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High-Speed Artery Imaging Technology in Development

Cross-sectional view of artery

Cross-sectional view of an artery made with laser/ultrasound imaging process. Fatty plaque deposits are highlighted in green. (Ji-Xin Cheng, Purdue University)

5 November 2014. A process to capture high-speed three-dimensional images of plaque deposits in arteries and analyze their chemical makeup for diagnosing heart conditions is being developed by Purdue University in West Lafayette, Indiana. The team from the lab of Purdue biomedical engineer and chemist Ji-Xin Cheng, with colleagues from Indiana University School of Medicine, University of California campuses in Davis and Irvine, and sensor technology company Spectral Energies in Ohio, reported yesterday on recent advances in the journal Scientific Reports.

Purdue filed a patent application for the technology. Cheng and first author Pu Wang, a postdoctoral researcher in Cheng’s lab, founded the company Vibronix Inc. to take the technology to market.

The build-up of plaque in the arteries is a major cause of heart attacks and strokes, when plaque either breaks off or forms clots that block the arteries to the heart or brain. Plaque is made up of cholesterol and other fatty substances, as well as calcium, cellular waste and fibrin, the material that helps blood clot. Not all plaque is the same, however, and being able to identify the nature of plaque in the arteries can determine if the plaque may break off and trigger a heart attack.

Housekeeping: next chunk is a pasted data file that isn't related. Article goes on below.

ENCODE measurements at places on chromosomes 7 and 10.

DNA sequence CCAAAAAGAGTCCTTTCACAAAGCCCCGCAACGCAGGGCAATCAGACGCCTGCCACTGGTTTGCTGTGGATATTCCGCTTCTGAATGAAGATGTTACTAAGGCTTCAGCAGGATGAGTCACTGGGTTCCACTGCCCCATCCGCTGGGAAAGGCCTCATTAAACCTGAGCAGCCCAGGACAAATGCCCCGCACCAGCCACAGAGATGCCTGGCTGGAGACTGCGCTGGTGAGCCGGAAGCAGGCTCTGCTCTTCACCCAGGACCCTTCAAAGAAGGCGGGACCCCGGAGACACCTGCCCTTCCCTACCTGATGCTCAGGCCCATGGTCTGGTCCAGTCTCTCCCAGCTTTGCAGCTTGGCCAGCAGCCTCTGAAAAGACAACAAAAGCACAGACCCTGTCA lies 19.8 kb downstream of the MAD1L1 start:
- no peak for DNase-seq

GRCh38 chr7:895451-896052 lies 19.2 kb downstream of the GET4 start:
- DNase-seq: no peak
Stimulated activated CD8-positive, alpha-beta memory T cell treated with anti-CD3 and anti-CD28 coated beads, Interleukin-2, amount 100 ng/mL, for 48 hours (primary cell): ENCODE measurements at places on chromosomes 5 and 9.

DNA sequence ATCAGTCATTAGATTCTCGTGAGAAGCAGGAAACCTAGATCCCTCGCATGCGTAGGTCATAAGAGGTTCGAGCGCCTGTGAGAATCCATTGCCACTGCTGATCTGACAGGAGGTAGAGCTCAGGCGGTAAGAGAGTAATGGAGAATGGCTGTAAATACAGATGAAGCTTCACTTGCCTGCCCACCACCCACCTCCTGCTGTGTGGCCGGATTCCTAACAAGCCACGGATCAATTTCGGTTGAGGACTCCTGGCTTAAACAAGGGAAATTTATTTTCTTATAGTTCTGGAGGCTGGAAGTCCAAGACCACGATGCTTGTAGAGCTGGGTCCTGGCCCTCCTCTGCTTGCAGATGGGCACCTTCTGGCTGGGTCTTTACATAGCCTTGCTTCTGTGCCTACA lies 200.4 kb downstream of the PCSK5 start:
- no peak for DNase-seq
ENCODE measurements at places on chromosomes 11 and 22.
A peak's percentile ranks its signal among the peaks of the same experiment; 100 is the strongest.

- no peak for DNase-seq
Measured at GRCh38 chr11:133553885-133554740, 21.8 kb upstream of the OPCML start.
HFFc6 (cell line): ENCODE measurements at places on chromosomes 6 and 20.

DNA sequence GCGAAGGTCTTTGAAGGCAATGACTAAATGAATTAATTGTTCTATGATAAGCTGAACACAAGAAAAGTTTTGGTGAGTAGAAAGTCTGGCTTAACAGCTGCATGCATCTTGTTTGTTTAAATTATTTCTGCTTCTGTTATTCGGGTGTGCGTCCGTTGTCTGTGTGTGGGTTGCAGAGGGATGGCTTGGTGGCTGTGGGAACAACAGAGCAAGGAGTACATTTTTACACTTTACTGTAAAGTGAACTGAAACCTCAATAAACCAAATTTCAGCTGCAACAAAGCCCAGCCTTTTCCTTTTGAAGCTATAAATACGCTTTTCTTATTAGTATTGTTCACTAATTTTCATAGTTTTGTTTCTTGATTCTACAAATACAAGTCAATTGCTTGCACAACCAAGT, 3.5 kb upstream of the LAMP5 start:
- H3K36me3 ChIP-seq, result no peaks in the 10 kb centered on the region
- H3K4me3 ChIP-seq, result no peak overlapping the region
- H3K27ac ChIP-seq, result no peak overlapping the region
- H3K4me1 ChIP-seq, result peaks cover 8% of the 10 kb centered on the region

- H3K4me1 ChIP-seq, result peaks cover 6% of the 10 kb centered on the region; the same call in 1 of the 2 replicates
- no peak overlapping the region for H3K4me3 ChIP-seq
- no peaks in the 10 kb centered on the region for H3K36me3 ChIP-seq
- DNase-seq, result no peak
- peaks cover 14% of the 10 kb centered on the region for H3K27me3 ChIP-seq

Evaluating plaque in arteries requires knowing not only the amount of build-up, but also its composition, which up to now is hampered by the lack of high-speed imaging. Current technologies can take low-resolution images of the arterial wall, or test samples of plaque in lab cultures, such as in an autopsy, but none can yet accurately and reliably identify risky plaque deposits in live patients.

The technique developed by Cheng and colleagues combines laser and ultrasound processes. The laser process emits 2,000 pulses per second, a rate the researchers say is a 100-fold increase over current technologies. Each pulse of the laser, generated in the near infrared spectrum, is capable of capturing an image. In addition, the process does not require dyes to highlight targets for the images.

The laser also heats the tissue, causing it to expand and produce non-damaging pressure waves that can be detected by ultrasound and converted by a transducer into electrical signals for measurement. Signals returned by the ultrasound act as indicators of the carbon and hydrogen bonds in molecules making up fatty plaque deposits on the arterial wall, and their risk of breaking loose.

In the paper, the team tested the technique on a pig’s artery with atherosclerosis, or hardening of the arteries from plaque deposits. The combination of laser and ultrasound processes returns 3-D images of plaque build-up in the artery, highlighting the higher (10-fold) densities of carbon-hydrogen bonds in the fatty substances contained in the plaque, which indicate vulnerability of deposits to break apart and cause a heart attack.

The researchers plan to extend the tests to live animals and eventually clinical trials. Cheng says the system can be made small enough to fit on an endoscope, a device to produce images inside an artery, inserted and guided by a catheter. Vibronix, the company commercializing the technology, aims to produce such a device.

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